There are a lot of things that can determine whether a driver feels the bump and whether it disrupts the way the car drivers. A lot of that depends on who is driving the car and where the bump is in the corner. At Charlotte they tend to make the car drive bad if you don’t make the car drive well. There are a couple of bumps going into [Turn] 1, which will be fun to see in qualifying because you’ll see the spark show going off into there and they’ll determine how the car drives.
There are also a few, down the backstretch, getting into [Turn] 3 that really disrupt the car on corner entry. That is where the car is the lightest and where the driver complains a lot about how the car handles. He’s trying to go 200 mph and turn to the left. If there is a bump there in the wrong spot, bad things happen. You usually hear them bellyache quite a bit at Charlotte over the handling and the bumps.
Neff – We’ve been racing at Charlotte for several years at night, and this year we’ll be racing Sunday afternoon. We’ve also got a new aero package that is producing less downforce than it did in the past. How much can you rely on previous years notes for this weekend’s race, and how much will be more dependent on what you learned about the new package at the Coca-Cola 600?
Blickensderfer – You’ll rely quite a bit on previous years notes, mainly because the majority of the practice time, forever at Charlotte, as been in the middle of the day. We always used to bellyache that it was a bad time to do it. Practicing at 1 p.m. at Charlotte is absolutely miserable for a driver and a crew chief because the car does not drive good. The way the corners are configured, and everyone says it is a mile-and-a-half banked track and you do it every single week, the way they are configured at Charlotte is different than everywhere else. They are tighter, the radii are tighter and Turns 3 and 4 are way different than Turns 1 and 2 because of the way the sun shines on them.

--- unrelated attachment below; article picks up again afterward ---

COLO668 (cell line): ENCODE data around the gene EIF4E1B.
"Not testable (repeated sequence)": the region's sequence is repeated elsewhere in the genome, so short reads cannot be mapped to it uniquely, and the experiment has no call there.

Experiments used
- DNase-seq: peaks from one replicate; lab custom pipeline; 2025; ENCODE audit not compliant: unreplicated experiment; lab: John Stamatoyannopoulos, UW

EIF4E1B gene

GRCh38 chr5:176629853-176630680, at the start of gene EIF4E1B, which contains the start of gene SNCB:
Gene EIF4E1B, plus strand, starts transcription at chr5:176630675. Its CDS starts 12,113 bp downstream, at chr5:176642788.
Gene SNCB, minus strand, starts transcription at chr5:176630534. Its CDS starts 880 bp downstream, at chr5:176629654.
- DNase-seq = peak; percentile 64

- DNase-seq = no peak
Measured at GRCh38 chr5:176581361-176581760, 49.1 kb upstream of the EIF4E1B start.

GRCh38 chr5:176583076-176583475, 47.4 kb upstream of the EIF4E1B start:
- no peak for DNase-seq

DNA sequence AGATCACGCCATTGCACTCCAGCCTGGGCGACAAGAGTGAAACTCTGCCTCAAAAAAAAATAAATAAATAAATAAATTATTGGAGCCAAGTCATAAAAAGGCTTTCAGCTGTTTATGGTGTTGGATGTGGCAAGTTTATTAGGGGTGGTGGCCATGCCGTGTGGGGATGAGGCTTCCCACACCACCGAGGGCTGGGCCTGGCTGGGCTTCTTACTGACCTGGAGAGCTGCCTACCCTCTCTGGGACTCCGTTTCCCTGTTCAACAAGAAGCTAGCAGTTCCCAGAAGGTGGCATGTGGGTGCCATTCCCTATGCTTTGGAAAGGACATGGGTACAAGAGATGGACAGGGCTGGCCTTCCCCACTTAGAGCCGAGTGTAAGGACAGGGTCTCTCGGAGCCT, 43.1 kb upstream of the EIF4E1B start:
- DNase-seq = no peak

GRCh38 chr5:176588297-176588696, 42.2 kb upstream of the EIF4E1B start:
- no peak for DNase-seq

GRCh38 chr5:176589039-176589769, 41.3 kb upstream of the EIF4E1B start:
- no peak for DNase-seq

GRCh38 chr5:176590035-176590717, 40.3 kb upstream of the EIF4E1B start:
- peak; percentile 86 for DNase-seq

In the middle of the day, Charlotte is tough. That is what we’ve fought in practice. There are a lot of times where you are like, “I don’t even know why we went out and practiced.” Now we are racing during that time, so that is what we’ll rely on. How did we get our car to drive the best in the middle of the day, which is very difficult to do. I think you’ll look at a lot of your notes from the past and use those because that is when you practiced.
Neff – Racing in the middle of the day means it is going to be warmer for sure, probably in the 80s. You have to worry a little more about cooling on the car. Is that something else that you can fall back onto the notes from the previous years and get a good idea of what you need for taping off?
Blickensderfer – What we do is we have a calculator that pretty much knows the square inches of our grill opening, how much on throttle time each track has, which determines how much heat will be created and then it determines how much of an opening you need to cool the motor to the temperature you want to run. We’re usually within a few square inches of where we need to be right off the get go and we can guess that for the race. Our Fords do a great job of running really, really hot and still producing horsepower, which gives us an advantage. We appreciate what Doug Yates does with that stuff. We can run them up there and get them nice and toasty and they’ll still make power, so we keep adding tape.
Neff – It is amazing that engineers have come up with a piece of software that will determine the temperature your car will run at based on throttle time and ambient temperature.
Blickensderfer – We have calculators that they ship to me every week. All I have to do is plug in what temperature I want to run and it tells me how many square inches I need to cover on a given racetrack. There are always some guesses that are made on the on throttle time that you’re going to have at a given racetrack, based on the tire, but we have a pretty good idea of how much on throttle time each of these racetracks is going to withstand during the weekend. We understand how much we can tape up based on that.